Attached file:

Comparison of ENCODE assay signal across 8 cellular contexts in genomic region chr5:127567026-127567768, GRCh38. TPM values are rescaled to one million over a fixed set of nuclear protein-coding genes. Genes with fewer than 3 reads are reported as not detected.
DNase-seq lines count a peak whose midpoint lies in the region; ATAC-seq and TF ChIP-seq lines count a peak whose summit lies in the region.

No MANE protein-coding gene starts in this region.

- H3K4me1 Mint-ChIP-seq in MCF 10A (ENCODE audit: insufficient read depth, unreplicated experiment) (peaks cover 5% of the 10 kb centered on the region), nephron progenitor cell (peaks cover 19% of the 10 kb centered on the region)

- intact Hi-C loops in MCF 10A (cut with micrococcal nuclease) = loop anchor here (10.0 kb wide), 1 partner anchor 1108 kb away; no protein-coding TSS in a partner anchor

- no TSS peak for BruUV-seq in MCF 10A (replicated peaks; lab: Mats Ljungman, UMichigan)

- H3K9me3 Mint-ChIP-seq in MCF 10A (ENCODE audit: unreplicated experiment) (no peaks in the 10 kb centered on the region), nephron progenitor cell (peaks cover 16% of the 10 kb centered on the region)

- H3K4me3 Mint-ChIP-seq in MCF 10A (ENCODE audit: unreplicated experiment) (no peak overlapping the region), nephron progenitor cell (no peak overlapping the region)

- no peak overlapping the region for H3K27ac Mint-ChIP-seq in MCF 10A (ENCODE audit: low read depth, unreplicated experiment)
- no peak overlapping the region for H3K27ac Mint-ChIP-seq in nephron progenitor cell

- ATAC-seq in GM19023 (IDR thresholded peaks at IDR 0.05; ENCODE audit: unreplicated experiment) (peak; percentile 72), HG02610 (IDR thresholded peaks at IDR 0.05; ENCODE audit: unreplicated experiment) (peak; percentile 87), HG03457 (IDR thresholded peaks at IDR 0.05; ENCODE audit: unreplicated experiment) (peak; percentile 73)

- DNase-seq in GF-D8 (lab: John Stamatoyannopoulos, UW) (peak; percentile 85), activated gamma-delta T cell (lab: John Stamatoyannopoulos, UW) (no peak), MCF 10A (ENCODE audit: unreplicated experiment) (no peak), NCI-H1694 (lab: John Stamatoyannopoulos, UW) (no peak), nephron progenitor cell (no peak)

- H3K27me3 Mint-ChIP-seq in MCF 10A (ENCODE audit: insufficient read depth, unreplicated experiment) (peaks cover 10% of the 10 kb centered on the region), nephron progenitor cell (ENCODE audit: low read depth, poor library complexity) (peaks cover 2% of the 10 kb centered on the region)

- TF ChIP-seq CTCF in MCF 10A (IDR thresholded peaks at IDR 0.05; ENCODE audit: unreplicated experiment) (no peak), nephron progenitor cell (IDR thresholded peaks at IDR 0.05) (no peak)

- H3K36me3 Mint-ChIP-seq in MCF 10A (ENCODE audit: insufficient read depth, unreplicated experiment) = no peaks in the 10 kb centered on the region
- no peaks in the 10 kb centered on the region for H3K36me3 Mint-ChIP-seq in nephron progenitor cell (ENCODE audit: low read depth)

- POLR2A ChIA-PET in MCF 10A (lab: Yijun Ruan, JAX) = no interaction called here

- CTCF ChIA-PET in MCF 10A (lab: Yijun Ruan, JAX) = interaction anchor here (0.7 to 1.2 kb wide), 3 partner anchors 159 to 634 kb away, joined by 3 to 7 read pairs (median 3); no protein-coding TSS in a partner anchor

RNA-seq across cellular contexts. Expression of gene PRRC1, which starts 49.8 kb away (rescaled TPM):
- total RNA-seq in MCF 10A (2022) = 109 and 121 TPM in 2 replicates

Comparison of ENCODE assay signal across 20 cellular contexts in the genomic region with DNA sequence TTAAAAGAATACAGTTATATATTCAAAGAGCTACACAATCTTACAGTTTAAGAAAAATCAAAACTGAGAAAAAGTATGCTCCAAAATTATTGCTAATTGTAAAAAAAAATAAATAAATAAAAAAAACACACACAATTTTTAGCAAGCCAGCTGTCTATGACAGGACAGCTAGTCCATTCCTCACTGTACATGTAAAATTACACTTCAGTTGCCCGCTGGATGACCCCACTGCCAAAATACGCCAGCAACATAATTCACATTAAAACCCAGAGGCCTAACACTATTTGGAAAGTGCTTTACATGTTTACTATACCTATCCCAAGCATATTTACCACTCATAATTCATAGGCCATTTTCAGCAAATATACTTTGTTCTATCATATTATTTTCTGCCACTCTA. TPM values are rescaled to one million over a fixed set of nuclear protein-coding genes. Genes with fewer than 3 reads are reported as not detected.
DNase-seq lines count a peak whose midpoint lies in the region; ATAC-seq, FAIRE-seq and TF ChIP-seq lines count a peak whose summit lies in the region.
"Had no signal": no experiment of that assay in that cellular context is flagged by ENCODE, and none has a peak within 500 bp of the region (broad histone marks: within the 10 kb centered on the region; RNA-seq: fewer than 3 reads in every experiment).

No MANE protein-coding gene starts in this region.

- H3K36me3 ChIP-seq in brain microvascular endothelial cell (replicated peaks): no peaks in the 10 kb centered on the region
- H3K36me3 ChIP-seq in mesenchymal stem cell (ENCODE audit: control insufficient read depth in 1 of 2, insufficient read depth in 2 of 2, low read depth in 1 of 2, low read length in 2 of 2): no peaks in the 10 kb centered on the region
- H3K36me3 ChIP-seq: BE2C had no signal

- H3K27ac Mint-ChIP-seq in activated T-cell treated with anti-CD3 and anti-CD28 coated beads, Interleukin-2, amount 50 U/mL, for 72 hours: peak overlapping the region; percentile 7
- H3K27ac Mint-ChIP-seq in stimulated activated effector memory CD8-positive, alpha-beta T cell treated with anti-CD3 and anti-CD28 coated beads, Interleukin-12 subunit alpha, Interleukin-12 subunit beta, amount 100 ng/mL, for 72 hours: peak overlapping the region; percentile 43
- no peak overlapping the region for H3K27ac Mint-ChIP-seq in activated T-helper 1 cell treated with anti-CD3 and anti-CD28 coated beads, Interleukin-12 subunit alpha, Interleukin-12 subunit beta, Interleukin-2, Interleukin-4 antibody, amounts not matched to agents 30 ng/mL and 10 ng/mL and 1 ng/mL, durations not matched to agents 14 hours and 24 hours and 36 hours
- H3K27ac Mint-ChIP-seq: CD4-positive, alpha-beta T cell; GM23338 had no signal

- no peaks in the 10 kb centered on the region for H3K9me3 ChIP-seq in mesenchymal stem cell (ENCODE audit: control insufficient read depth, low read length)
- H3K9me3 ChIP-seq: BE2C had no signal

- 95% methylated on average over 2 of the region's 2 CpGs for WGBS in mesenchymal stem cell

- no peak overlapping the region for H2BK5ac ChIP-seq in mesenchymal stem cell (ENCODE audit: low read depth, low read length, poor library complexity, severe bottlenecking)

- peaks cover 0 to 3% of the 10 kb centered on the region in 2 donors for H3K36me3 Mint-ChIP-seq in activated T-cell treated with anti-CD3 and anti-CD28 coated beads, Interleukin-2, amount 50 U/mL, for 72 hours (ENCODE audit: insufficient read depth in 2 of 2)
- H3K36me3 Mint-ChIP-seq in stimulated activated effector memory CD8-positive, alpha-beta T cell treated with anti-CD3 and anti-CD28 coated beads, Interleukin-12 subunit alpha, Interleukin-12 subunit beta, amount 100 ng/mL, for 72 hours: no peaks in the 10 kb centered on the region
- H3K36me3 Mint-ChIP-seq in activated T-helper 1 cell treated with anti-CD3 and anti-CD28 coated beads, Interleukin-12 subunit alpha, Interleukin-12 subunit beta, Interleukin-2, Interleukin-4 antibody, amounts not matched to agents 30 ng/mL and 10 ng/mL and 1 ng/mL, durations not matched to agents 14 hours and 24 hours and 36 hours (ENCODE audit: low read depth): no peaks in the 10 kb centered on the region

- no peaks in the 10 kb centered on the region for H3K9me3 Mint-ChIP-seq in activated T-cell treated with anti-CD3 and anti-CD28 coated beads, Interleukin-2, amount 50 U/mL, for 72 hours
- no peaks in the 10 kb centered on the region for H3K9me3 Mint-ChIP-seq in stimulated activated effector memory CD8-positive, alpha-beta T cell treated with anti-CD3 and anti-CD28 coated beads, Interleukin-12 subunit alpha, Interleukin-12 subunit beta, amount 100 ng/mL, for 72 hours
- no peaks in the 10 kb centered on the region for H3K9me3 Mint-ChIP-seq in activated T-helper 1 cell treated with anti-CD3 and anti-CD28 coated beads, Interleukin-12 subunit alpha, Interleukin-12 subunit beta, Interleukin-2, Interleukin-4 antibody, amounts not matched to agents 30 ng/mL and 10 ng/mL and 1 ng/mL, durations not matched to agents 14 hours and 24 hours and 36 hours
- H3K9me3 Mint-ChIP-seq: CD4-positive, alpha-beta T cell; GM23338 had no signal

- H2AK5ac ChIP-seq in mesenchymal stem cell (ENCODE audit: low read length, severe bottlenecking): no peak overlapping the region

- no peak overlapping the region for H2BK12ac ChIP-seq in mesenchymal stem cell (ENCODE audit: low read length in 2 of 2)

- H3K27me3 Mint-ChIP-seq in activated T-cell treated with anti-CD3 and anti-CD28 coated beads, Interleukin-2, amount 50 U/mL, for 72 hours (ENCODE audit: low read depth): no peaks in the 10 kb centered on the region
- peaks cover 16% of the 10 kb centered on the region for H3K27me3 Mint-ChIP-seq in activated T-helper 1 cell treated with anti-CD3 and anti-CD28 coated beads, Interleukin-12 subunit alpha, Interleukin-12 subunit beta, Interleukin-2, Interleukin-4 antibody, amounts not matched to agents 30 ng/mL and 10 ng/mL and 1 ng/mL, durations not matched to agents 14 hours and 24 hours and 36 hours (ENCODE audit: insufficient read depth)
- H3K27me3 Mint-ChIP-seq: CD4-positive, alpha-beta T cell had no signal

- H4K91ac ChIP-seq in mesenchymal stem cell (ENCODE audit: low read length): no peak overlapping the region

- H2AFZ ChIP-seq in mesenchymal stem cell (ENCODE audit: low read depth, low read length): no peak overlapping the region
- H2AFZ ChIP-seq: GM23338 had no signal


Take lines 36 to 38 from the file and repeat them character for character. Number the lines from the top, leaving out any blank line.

- peaks cover 0 to 3% of the 10 kb centered on the region in 2 donors for H3K36me3 Mint-ChIP-seq in activated T-cell treated with anti-CD3 and anti-CD28 coated beads, Interleukin-2, amount 50 U/mL, for 72 hours (ENCODE audit: insufficient read depth in 2 of 2)
- H3K36me3 Mint-ChIP-seq in stimulated activated effector memory CD8-positive, alpha-beta T cell treated with anti-CD3 and anti-CD28 coated beads, Interleukin-12 subunit alpha, Interleukin-12 subunit beta, amount 100 ng/mL, for 72 hours: no peaks in the 10 kb centered on the region
- H3K36me3 Mint-ChIP-seq in activated T-helper 1 cell treated with anti-CD3 and anti-CD28 coated beads, Interleukin-12 subunit alpha, Interleukin-12 subunit beta, Interleukin-2, Interleukin-4 antibody, amounts not matched to agents 30 ng/mL and 10 ng/mL and 1 ng/mL, durations not matched to agents 14 hours and 24 hours and 36 hours (ENCODE audit: low read depth): no peaks in the 10 kb centered on the region